Robert Frost said, “No surprise for the writer, no surprise for the reader.” In my mind, I pair this with Picasso’s statement, “An artist knows more than he thinks he knows.” So I constantly ask, “How can we uncover that?”

Interestingly, one of the things that comes up consistently during my many conversations with artists is that the works that surprise them often ends up being their favorite images—sometimes leading to new directions—and the ones that are celebrated most publicly.

Now let me address your other question—and I realize they’re very much related. There are many times when we can see new possibilities by looking at a single finished work or a relationship between separate finished works—either through our own work or other people’s work. There are many times when we can see new possibilities while producing a finished work; sometimes these possibilities become clear when things don’t go as planned or we make mistakes (“happy accidents”). Every mistake presents an opportunity to learn something; the challenge is to not repeat the same mistake twice; the question is, “Is what’s learned useful in advancing a goal, now or in the future?” Some artists deliberately introduce chance and randomness to facilitate discovery, among other things. (I do this less frequently and usually in a controlled manner.) Some artists collaborate.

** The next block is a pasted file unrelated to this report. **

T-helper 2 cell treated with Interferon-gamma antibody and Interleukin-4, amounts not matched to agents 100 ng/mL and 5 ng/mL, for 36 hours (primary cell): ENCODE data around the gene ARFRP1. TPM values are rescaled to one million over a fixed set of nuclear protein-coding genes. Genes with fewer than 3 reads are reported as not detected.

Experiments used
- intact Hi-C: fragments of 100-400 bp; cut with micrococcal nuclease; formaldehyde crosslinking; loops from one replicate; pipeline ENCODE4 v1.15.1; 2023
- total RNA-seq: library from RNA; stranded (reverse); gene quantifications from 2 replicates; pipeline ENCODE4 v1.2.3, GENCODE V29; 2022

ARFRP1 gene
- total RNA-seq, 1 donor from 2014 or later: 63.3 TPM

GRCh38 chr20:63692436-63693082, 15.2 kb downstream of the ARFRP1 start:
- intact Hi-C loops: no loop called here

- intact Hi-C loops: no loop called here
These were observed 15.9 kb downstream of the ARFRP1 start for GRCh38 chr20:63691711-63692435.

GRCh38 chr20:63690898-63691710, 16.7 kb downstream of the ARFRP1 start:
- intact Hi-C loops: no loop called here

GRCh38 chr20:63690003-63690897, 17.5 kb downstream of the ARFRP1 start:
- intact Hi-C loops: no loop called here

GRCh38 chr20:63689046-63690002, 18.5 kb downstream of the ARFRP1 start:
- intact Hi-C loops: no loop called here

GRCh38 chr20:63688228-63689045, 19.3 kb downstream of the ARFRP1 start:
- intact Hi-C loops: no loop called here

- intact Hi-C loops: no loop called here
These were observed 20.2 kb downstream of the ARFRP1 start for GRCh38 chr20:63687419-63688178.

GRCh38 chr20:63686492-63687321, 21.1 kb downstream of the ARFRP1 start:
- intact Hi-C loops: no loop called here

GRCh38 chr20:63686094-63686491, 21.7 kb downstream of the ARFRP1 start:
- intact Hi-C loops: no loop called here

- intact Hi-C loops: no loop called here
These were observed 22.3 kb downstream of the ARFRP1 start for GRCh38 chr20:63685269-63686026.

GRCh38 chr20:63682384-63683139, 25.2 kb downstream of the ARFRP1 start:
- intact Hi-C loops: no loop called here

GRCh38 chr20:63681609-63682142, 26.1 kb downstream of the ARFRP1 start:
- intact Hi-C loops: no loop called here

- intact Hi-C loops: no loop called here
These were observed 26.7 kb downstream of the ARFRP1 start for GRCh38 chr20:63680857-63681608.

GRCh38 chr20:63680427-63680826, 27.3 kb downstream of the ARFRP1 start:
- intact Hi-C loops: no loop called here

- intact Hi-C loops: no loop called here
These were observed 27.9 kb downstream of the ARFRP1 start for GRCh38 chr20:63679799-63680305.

EM:Does process allow for disruption, for innovation, for a leap of faith?

JP: If a creative process doesn’t allow for and even plan for surprises, it soon will. It won’t survive if it doesn’t. If we don’t make room for surprise in our creative processes, we may miss some of our best work.

EM: Is there a process outside of process?

JP:That’s a fabulous question! You know how much I like good questions. Good questions are keys to unlocking a clearer, stronger, deeper, more fulfilling creative process.

I’m tempted to say that identifying a process outside of process is only matter of perspective. Because process is so holistic it can be seen as including everything. In a creative process there are many processes. But the riddle your question poses and the possible perspectives it offers could be very useful. This is such a good question, I want to consider it more before attempting to create a fuller, but certainly not a final, definitive, or closed answer. The great questions keep on giving. And I have a feeling this is one of the great questions. Thank you for asking it!